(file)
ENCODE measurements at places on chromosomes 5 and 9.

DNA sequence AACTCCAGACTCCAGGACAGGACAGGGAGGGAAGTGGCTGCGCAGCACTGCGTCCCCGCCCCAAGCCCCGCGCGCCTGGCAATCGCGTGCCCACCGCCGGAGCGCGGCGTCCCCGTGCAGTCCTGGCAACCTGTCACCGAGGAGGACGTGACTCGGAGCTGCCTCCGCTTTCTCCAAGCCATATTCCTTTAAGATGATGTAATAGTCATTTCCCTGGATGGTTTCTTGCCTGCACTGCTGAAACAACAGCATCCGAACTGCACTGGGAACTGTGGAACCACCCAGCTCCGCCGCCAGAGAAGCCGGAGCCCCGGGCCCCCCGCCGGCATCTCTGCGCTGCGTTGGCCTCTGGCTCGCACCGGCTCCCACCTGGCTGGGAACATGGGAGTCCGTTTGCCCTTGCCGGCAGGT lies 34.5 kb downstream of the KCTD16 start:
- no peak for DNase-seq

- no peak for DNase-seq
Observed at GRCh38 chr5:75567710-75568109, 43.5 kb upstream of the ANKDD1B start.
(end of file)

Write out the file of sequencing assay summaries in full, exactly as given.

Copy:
ENCODE measurements at places on chromosomes 5 and 9.

DNA sequence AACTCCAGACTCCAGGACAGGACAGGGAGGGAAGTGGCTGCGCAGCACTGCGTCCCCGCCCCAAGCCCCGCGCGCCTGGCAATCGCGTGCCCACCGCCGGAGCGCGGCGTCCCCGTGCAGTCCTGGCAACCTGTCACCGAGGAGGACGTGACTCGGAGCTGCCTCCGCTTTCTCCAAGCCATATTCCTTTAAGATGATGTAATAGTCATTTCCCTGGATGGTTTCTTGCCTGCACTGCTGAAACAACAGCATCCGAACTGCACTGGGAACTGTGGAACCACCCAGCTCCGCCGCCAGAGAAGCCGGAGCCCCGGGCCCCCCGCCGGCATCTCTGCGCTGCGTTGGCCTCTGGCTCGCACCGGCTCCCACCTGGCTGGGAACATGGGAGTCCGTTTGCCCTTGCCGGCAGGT lies 34.5 kb downstream of the KCTD16 start:
- no peak for DNase-seq

- no peak for DNase-seq
Observed at GRCh38 chr5:75567710-75568109, 43.5 kb upstream of the ANKDD1B start.